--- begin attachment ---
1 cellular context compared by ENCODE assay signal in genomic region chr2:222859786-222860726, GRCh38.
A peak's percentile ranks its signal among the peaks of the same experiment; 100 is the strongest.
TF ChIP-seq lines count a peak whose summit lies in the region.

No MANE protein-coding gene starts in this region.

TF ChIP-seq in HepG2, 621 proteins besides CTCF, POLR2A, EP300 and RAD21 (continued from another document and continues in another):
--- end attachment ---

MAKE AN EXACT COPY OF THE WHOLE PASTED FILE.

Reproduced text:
1 cellular context compared by ENCODE assay signal in genomic region chr2:222859786-222860726, GRCh38.
A peak's percentile ranks its signal among the peaks of the same experiment; 100 is the strongest.
TF ChIP-seq lines count a peak whose summit lies in the region.

No MANE protein-coding gene starts in this region.

TF ChIP-seq in HepG2, 621 proteins besides CTCF, POLR2A, EP300 and RAD21 (continued from another document and continues in another):